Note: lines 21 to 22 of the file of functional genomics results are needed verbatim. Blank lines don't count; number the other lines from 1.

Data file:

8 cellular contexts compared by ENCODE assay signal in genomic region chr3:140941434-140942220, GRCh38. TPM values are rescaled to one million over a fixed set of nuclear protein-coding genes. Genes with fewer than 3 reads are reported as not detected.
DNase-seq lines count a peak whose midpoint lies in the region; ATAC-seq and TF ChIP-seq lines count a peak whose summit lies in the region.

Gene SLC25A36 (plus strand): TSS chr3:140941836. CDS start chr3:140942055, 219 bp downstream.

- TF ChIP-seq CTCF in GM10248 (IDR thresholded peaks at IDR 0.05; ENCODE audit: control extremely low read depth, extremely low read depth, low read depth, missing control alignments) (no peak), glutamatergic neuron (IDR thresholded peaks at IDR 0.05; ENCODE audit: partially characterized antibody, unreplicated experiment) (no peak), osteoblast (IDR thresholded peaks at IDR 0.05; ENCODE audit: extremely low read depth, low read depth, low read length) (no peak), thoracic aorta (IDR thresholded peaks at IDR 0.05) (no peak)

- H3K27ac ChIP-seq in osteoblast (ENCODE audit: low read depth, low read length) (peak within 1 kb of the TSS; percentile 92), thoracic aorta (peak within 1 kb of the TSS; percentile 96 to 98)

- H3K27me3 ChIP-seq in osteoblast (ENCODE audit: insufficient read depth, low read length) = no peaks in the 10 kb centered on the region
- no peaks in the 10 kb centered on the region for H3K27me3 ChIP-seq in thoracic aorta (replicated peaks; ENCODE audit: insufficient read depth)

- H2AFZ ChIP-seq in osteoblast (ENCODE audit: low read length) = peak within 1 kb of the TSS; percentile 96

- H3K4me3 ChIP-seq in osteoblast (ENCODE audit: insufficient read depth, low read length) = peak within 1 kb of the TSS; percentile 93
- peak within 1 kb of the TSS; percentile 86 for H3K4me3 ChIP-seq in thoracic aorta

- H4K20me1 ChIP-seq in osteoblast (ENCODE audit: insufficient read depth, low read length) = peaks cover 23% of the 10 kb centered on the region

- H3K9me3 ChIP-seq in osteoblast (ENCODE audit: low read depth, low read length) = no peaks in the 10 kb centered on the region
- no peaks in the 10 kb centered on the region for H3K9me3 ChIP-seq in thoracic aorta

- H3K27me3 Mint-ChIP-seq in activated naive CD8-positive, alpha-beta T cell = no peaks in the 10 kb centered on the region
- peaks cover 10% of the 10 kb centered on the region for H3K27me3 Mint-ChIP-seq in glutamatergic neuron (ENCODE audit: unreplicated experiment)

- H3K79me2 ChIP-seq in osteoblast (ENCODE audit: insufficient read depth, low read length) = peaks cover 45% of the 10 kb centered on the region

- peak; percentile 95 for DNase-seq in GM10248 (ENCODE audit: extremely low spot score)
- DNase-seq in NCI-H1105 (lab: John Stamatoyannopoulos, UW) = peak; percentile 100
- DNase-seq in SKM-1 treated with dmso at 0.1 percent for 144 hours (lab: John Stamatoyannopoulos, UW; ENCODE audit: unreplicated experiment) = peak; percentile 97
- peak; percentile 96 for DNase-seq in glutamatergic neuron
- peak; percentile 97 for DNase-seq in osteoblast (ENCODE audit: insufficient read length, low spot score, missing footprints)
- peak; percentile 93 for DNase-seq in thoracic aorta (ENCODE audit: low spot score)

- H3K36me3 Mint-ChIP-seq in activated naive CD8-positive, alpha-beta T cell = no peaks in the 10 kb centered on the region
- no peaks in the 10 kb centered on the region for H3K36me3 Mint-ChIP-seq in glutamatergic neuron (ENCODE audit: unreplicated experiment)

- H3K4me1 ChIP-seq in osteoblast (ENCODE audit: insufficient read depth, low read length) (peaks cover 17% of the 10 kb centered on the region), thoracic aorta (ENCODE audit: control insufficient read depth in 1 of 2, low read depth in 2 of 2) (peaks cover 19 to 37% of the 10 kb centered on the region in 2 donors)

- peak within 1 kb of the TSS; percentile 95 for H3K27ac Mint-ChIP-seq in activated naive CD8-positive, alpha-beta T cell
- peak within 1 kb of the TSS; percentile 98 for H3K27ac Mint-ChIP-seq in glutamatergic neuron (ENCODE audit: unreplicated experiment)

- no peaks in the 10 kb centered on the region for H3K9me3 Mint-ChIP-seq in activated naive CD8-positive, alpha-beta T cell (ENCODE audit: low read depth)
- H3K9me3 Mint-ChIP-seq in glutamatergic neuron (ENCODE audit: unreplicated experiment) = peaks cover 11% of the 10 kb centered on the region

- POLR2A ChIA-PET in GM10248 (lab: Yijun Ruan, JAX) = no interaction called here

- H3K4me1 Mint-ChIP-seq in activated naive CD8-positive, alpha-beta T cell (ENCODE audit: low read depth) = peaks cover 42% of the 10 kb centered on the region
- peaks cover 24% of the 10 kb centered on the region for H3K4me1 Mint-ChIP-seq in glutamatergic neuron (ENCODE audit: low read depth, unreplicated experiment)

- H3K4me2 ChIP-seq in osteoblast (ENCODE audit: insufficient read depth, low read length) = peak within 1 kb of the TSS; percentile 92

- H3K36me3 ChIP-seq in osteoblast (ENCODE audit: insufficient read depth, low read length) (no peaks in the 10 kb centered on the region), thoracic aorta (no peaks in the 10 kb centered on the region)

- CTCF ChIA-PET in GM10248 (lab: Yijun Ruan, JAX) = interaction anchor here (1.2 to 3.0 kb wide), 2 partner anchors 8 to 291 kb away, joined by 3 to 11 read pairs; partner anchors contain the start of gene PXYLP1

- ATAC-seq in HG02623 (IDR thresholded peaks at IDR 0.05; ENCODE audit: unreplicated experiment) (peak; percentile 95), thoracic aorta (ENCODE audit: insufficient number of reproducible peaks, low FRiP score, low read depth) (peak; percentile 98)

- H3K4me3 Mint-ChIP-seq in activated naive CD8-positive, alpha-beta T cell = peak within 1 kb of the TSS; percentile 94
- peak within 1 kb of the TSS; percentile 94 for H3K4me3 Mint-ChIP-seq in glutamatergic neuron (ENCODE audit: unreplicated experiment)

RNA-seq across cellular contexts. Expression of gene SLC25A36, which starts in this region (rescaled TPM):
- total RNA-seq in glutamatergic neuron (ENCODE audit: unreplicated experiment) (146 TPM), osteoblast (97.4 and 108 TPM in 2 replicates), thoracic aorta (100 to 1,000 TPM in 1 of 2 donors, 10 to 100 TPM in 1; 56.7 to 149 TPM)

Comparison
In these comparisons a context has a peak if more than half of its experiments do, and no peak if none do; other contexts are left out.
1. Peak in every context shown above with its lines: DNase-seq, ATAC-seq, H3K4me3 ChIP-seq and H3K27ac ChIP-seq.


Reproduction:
- peak; percentile 97 for DNase-seq in osteoblast (ENCODE audit: insufficient read length, low spot score, missing footprints)
- peak; percentile 93 for DNase-seq in thoracic aorta (ENCODE audit: low spot score)